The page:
WINDOW ROCK, Ariz. - Navajo Nation presidents have been playing musical chairs for the past six months, and it's not over yet.
After President Albert Hale resigned
last February to avoid charges that he'd accepted gifts or loans
from companies doing business with the tribe, his replacement was
Vice President Thomas Atcitty. Atcitty lasted only until July 23,
the day the Navajo Nation Council voted 46-28 to dismiss him.
Urging his ouster was the tribe's Ethics and Rules Committee, which
agreed 4-1 that Atcitty had accepted gifts from uranium, coal, gas
and other companies doing business with the
After Atcitty was removed from office,
the council made Speaker Kelsey Begaye interim president in lieu of
Vice President Milton Bluehouse. Navajo law requires that an
elected official move up to president, and Bluehouse had been an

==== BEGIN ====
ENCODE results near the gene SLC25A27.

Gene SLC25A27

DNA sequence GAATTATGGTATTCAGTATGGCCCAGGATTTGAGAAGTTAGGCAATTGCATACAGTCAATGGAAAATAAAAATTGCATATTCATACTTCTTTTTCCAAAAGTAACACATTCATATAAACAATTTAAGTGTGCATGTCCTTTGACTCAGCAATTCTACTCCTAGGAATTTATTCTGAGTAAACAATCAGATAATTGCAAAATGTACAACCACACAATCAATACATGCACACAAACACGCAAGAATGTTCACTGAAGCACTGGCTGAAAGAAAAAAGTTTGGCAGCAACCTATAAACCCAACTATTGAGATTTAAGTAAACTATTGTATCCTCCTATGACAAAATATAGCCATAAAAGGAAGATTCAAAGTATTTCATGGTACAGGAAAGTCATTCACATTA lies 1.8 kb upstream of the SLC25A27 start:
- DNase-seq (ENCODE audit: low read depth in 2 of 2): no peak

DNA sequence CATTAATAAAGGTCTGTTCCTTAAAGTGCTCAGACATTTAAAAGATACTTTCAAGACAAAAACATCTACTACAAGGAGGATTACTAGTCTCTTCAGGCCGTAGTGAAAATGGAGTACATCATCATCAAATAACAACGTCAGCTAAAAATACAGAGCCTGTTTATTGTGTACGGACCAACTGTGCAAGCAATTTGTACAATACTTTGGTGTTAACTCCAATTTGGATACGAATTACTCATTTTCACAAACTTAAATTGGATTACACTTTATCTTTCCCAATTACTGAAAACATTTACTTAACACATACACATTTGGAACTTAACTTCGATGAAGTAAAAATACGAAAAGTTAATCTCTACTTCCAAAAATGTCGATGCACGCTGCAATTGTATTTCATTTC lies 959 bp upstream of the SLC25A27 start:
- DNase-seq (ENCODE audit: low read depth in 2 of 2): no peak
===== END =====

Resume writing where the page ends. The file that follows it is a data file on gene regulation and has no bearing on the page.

appointee. Twenty-four hours later, however, the council waived its
law and made Bluehouse president. That action dumbfounded Navajo
Times editor Tom Arviso.
process that made Bluehouse president was not right and left a sour
taste in my mouth," Arviso said. "It shows that tribal law needs to
be refined and enforced."
A formal complaint
against Bluehouse's appointment as president has been filed by a
former chairman of the tribe's election board. Meanwhile, a primary
election for the job of tribal president has been set for Aug. 25.
At this point the ballot will list eight names, including Begaye's,
but not the name of Bluehouse since he had not declared his
candidacy. Bluehouse is now searching for ways to get on the
"The idea of
(Bluehouse) jumping into the race at this point is totally
ridiculous," Arviso says, "and he wants to use Atcitty's
signatures." - Stan Bindell